I never thought there would be a day that I would be so excited about a water pitcher that I would basically stop a fitness class just to tell them all about it. And yet that’s exactly what happened last Friday after my new Zero Water 10-Cup Filter Pitcher arrived on Thursday afternoon. I suppose I shouldn’t really be that surprised, I do get pretty excited over little things (like how much dirt my new Dyson vacuumed up when we first got it), and we have very hard well water that isn’t all that delicious right out of the tap.
We have been drinking filtered water for years, but have been opting for the professionally filtered water versus an at-home filtration system. We’ve tried other filters like the Brita, but none have ever totally removed the unwanted taste from our water to our satisfaction. So the idea of a filter that would remove all of the dissolved solids so that we could drink plain old tap water without cringing, really did seem pretty exciting.
And what was extra exciting is that this pitcher comes with a Digital TDS (total dissolved solids) meter so you can measure the TDS in your water before and after it has gone through the filter. We’ve had our water tested, so we know that it is perfectly safe to drink, but it has a lot of minerals in it which is what makes it taste a bit weird. I’ve always described it as tasting like someone took a glass of water and threw a tin foil ball in it and just let it sit. Anyway, I was nerdily excited to whip out that tester and see what reading it gave for our tap water. In the box with all the paperwork was a map of the US that gave average readings for TDS levels in each state. Obviously these are an average and everyone’s levels will be different, but the reading scale topped out at 401+ TDS so I figured our water would read in the 400 range.
WRONG. I laughed and laughed when I read the meter that said we had nearly 1000 TDS in our water. No wonder it tastes a bit mineral-y, haha.
I then filled the pitcher up and let the 5-Stage filter do it’s job.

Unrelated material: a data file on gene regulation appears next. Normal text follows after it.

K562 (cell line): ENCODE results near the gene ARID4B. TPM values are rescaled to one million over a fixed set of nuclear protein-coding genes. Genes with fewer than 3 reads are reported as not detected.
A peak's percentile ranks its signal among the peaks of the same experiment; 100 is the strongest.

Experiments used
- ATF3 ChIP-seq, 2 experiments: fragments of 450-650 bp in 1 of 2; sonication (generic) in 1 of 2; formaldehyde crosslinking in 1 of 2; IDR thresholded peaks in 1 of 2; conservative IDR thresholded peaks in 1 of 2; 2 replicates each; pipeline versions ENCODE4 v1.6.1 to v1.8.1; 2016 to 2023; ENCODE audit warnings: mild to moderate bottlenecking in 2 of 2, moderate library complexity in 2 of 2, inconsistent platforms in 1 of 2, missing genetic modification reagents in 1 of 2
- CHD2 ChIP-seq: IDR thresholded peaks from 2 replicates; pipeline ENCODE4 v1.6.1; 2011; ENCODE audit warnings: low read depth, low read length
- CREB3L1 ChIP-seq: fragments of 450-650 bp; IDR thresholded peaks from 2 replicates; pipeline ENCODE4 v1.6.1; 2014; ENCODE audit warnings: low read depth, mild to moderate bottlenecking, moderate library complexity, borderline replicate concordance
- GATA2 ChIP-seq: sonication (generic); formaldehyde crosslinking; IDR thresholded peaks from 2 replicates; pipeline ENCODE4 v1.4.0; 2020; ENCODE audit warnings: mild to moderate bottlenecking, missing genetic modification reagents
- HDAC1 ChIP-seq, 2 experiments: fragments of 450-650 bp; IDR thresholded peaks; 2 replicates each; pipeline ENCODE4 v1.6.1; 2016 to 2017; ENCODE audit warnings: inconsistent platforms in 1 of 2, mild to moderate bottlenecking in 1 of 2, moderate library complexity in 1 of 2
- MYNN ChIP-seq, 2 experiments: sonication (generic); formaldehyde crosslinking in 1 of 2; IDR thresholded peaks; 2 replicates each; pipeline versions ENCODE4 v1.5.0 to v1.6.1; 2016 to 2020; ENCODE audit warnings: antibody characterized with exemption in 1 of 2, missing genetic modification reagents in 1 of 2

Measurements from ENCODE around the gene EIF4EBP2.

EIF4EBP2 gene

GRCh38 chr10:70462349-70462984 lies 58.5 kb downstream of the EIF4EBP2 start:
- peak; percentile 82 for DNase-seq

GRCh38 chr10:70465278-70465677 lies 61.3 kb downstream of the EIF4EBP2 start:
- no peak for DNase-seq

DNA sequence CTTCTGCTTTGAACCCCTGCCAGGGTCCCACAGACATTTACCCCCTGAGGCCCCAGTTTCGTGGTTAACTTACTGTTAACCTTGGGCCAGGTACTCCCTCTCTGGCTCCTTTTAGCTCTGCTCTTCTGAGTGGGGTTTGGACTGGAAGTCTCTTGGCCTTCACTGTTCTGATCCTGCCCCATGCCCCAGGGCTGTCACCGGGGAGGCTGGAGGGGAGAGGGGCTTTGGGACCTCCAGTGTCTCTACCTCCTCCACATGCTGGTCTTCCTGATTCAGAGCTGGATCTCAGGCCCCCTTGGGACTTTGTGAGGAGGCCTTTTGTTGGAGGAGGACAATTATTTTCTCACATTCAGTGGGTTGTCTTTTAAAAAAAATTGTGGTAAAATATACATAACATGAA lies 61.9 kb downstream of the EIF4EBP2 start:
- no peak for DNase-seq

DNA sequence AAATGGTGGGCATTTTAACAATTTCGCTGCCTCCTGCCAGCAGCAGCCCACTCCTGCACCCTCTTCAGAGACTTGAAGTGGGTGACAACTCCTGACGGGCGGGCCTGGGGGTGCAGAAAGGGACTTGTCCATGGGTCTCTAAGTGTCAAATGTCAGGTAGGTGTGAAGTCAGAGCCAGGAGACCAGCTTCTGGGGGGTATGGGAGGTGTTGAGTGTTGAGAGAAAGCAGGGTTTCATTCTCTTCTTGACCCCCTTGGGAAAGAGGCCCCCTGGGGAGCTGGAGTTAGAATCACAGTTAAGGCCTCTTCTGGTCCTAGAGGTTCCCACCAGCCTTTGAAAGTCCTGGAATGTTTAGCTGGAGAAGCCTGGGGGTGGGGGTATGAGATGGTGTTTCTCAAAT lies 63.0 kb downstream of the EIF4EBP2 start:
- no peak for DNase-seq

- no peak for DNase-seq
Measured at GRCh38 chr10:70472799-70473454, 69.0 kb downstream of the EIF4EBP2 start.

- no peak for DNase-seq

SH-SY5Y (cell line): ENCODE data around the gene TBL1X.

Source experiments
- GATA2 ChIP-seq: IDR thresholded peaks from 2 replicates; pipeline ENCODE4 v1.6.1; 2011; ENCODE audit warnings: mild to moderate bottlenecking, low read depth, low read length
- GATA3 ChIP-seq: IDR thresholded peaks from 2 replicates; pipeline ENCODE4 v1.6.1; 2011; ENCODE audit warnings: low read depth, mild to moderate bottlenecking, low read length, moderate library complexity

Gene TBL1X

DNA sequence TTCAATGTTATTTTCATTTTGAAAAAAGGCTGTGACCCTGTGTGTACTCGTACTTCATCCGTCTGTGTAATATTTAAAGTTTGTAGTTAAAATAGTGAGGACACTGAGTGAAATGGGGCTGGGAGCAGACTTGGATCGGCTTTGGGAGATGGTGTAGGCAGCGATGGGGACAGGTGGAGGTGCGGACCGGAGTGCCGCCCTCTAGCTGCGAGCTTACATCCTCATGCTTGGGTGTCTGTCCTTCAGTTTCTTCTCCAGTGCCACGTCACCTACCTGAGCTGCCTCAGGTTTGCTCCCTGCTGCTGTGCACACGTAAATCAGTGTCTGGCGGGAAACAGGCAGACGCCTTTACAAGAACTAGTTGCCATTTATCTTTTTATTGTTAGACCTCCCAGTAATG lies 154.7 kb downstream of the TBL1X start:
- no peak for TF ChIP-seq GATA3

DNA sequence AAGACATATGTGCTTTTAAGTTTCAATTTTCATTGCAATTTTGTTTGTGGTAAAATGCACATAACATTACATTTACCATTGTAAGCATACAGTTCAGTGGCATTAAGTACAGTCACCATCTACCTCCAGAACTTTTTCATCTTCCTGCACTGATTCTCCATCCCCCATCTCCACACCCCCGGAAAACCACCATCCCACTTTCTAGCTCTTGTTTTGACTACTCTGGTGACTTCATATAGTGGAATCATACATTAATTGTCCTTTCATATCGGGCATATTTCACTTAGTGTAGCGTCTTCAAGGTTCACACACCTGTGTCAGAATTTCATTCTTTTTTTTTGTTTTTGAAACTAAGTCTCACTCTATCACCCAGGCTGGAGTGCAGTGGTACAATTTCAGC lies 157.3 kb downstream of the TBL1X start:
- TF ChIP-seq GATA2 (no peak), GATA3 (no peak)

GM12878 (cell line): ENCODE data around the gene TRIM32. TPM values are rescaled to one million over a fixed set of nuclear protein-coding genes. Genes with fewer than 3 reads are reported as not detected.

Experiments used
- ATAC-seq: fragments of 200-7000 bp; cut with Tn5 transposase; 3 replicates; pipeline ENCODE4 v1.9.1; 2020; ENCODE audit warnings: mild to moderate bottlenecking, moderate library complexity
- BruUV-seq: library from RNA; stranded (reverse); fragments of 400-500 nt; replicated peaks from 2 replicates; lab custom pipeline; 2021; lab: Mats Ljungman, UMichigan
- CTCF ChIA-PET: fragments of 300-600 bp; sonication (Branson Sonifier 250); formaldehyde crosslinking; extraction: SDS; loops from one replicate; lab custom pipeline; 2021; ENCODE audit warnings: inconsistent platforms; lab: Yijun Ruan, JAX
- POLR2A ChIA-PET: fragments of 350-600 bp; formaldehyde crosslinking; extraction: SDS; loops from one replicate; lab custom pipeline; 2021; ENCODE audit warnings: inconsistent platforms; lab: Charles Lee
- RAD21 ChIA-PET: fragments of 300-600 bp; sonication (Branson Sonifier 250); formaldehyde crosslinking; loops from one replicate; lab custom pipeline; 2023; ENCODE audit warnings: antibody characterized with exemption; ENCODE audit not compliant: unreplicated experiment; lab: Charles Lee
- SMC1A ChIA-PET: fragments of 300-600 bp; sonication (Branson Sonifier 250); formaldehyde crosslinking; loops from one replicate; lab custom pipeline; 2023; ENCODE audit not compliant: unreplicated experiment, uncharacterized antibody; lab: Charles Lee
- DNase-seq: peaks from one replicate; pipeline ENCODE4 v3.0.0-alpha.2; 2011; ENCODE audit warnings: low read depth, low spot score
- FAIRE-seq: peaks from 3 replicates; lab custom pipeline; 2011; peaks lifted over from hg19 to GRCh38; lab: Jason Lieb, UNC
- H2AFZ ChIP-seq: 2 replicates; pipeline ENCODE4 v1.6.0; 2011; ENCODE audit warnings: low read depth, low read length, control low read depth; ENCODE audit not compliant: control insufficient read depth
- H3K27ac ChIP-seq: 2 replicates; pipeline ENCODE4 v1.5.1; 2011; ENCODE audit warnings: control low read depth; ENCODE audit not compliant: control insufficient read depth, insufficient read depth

Stage 1 – Course filer to remove fine particles and sediment
Stage 2 – Multi-layer system using activated carbon and oxidation reduction alloy
Stage 3 – Distributor that maximizes contact time
Stage 4 – Comprehensive ION EXCHANGE array
Stage 5 – Non-woven membrane to remove ultra-fine particles
Like other filters, it takes a few minutes for the filtration to occur, and to totally fill the pitcher you’ll need to fill the top reservoir a few times, but I think we are pretty accustomed to that so it’s really not a big deal.
I also like that unlike the Brita filters, you don’t have to soak the Zero Water filter before the first use, and I didn’t see anything that said you needed to refrigerate the pitcher which is good as we like our water room temperature and have been leaving it out on the counter.
But I’m sure what you’re interested in learning is what the reading was after I put our super hard water through the filter. And the answer is…
I was amazed. Going from such a high reading to zero in a matter of a minute or two floored me. And it’s not like the wand knew I was testing the “after” water, you know?
For comparison, conventional filters generate an average reading of 115 after filtreation when tested.
I also tested the water straight out of our cooler (009) and the water that was left in my water bottle (that I’d used all week without washing…) from Woodville which came in at 166. But I think that’s probably high since it came out of my dirty water bottle. I’ve always said Woodville water tasted the best.
Another really cool thing about the model they sent me is that it has a water bottle filler on the bottom.
All you need to do is press the blue button and a stream of filtered water will come out like a water cooler. It makes it really easy to filled those small mouthed water bottles without worrying about spilling water all over.
[Tweet “Enjoy a better tasting tap water with @ZeroWater #review”]
While we will continue to use our water cooler, we will also be using the Zero Water Pitcher. I find it annoying to use the water cooler to fill big glasses and larger water bottles, and find the pitcher much more convenient. Inevitably though, which such hard water will we have to change the filter more often than many households would, so it also makes sense to use our cooler as we can self fill it with 18L of filtered water for only $2.
Wondering where you can purchase one of these fabulous Zero Water Filtration Pitchers? There are lots of other models besides the 10-Cup version they sent me. Here is the full list of distributors, locally you can purchase them at Walmart, Home Depot, Home Outfitters and Best Buy. They are also in a number of other retailers (so check the link above if you’re not in Nova Scotia), and can be purchased online at these links on Amazon.ca and Amazon.com.
If you are still looking for a last minute Christmas gift and have someone on your list with town water or hard water, this would make a fabulous gift! Everyone wants good tasting water!
Disclosure: I was provided with this pitcher from Zero Water in exchange for my honest review. I really do have hard water and really think this filtration system is fantastic! Also, this post contains affiliate links. If you make a purchase through my amazon links above I will be paid a few cents.